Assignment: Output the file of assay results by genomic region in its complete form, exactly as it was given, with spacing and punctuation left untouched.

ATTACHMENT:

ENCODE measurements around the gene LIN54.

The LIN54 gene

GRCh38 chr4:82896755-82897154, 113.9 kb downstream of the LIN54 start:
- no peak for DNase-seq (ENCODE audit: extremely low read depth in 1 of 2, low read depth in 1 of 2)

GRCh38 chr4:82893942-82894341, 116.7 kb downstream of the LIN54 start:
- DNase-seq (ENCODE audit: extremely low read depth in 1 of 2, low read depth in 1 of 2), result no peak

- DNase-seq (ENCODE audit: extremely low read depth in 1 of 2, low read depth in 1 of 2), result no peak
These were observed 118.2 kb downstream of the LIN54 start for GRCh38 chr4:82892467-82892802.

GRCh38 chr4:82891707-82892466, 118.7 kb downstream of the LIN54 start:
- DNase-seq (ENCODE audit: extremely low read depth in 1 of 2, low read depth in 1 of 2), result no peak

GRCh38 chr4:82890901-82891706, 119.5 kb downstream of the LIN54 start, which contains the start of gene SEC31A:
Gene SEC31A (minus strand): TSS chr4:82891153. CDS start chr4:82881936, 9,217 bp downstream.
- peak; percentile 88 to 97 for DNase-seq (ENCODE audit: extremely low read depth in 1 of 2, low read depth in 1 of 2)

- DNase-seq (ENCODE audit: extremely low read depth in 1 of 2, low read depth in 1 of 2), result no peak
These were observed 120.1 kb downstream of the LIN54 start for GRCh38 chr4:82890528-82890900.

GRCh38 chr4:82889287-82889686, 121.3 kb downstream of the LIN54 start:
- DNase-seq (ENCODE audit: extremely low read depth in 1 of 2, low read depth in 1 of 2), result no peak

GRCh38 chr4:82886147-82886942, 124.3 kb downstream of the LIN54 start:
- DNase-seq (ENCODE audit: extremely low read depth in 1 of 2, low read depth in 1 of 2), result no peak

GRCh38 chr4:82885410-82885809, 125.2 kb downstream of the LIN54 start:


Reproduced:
ENCODE measurements around the gene LIN54.

The LIN54 gene

GRCh38 chr4:82896755-82897154, 113.9 kb downstream of the LIN54 start:
- no peak for DNase-seq (ENCODE audit: extremely low read depth in 1 of 2, low read depth in 1 of 2)

GRCh38 chr4:82893942-82894341, 116.7 kb downstream of the LIN54 start:
- DNase-seq (ENCODE audit: extremely low read depth in 1 of 2, low read depth in 1 of 2), result no peak

- DNase-seq (ENCODE audit: extremely low read depth in 1 of 2, low read depth in 1 of 2), result no peak
These were observed 118.2 kb downstream of the LIN54 start for GRCh38 chr4:82892467-82892802.

GRCh38 chr4:82891707-82892466, 118.7 kb downstream of the LIN54 start:
- DNase-seq (ENCODE audit: extremely low read depth in 1 of 2, low read depth in 1 of 2), result no peak

GRCh38 chr4:82890901-82891706, 119.5 kb downstream of the LIN54 start, which contains the start of gene SEC31A:
Gene SEC31A (minus strand): TSS chr4:82891153. CDS start chr4:82881936, 9,217 bp downstream.
- peak; percentile 88 to 97 for DNase-seq (ENCODE audit: extremely low read depth in 1 of 2, low read depth in 1 of 2)

- DNase-seq (ENCODE audit: extremely low read depth in 1 of 2, low read depth in 1 of 2), result no peak
These were observed 120.1 kb downstream of the LIN54 start for GRCh38 chr4:82890528-82890900.

GRCh38 chr4:82889287-82889686, 121.3 kb downstream of the LIN54 start:
- DNase-seq (ENCODE audit: extremely low read depth in 1 of 2, low read depth in 1 of 2), result no peak

GRCh38 chr4:82886147-82886942, 124.3 kb downstream of the LIN54 start:
- DNase-seq (ENCODE audit: extremely low read depth in 1 of 2, low read depth in 1 of 2), result no peak

GRCh38 chr4:82885410-82885809, 125.2 kb downstream of the LIN54 start: